- Deputy Commissioner Angela Faherty, who chaired the meeting, concluded the panel’s work for the day by saying that they faced a series of challenges over the next two weeks. That is an understatement.
It is hard to see, frankly, how the panel is going to get this done. Following the Department’s lead and simply green-lighting the TAP model would be the simplest approach, but probably not the best course of action for Maine’s schools, and I say that as a fan of the TAP model. Having the panel say that TAP is the only acceptable model, even if it is a good one, is severely limiting to Maine’s school districts. TAP is indeed a solid model, but also a costly one. It doesn’t seem fair, as someone on the panel observed, to require that school districts looking to implement performance-based teacher evaluations use only a model that they must purchase from a vendor.
The problem is that developing anything other than an evaluation system-in-a-can model like TAP takes way more time than the panel has. Denver’s custom-designed ProComp system took years to develop, for example. Knowing this, the Department is pushing TAP hard, but is getting some pushback already.
An approach the panel might think about, therefore, is to avoid limiting school districts to a specific model such as TAP, and instead approve a set of qualities or conditions that any locally-developed evaluation system must have. Districts could adopt TAP if they wanted to under such an approach, but could also adopt a model of their own design that shared some of the same features as TAP.
Under the TAP model, for instance, “individual classroom achievement growth” typically makes up 30 percent of a teacher’s evaluation score, with other factors, including more traditional classroom observations, making up the balance. The panel could establish, then, that under no evaluation model can individual classroom achievement growth make up more than 30 percent of the total evaluation, and that at least 50 percent of any evaluation must come from multiple classroom observations graded against agreed-upon standards for teacher effectiveness (such as Danielson, for instance). In this way, districts could use TAP, which works in this way, but could also develop their own model based on TAP or a program like it, as long as it followed the guidelines established by the stakeholder group. By taking this approach, the panel can empower school districts to develop a number of models rather than limit them to one, while addressing some of the MEA’s concern that student performance might become too much of a factor in evaluation scores.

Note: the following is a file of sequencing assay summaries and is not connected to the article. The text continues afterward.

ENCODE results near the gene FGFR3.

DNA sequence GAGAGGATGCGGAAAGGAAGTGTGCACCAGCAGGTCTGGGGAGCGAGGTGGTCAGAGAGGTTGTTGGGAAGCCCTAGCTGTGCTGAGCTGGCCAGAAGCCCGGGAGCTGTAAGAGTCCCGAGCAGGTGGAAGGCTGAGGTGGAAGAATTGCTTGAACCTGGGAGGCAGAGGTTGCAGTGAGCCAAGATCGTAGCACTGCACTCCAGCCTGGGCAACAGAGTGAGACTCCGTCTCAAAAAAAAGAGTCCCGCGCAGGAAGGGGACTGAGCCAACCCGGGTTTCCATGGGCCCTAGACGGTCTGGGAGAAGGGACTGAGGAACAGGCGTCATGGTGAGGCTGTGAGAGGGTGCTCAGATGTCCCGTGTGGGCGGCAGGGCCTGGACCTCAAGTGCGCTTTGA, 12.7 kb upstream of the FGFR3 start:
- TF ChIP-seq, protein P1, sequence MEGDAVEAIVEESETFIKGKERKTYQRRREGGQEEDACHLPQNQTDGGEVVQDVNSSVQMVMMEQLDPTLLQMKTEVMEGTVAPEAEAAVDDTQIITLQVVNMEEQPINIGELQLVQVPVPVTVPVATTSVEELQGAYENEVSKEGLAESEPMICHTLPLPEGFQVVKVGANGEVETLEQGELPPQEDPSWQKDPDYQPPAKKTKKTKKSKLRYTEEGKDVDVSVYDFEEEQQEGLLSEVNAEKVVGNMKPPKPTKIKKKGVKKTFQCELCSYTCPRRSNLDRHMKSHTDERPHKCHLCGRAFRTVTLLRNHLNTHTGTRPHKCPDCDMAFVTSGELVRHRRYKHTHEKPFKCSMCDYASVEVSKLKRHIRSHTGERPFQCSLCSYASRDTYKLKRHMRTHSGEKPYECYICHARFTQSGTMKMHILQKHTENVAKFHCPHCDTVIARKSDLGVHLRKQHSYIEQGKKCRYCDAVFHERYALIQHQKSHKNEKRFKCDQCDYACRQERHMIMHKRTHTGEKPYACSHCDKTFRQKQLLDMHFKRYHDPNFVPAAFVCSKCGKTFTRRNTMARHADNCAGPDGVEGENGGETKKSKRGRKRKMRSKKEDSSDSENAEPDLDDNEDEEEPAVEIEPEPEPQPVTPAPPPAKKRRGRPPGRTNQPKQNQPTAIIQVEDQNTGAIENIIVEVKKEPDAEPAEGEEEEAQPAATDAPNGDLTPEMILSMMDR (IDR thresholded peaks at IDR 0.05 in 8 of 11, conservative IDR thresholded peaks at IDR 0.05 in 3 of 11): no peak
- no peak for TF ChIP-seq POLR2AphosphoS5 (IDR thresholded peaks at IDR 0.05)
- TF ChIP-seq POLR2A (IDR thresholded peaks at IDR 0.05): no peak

The problem is that LD 1799, as amended by the MEA, uses the word “model” rather than a word like “criteria,” and thus appears to restrict the stakeholder group to approving a specific evaluation system in its entirety. The stakeholder group does hold all the cards here, though, and were it to approve a set of criteria that the MEA can accept, I can’t imagine anyone, including the AG, making too much of a fuss about what the word “model,” as used in LD 1799, actually means.
In any event, yesterday represented a somewhat inauspicious start to the panel’s work, but a bit of groundwork was established and the bigger issues around these evaluation models, especially from the MEA’s perspective, got their first airing. There are very good people on the panel, so their remains hope that despite the short time frame and the lack of clarity about what to do and how to do it, something good can come of all this.
(By the way, is all of this even worth it? Do we stand a chance of winning an RTT grant even if the stakeholder group pulls this off? Actually, our odds do seem to be improving by the day. The Fordham Institute’s Andy Smarick, who has been following RTT as closely as anyone in the nation, says that as many as 14 states may not apply in the second round. There could be money enough in the second round, he says, to fund “10-15 winners.” Hmmmm….)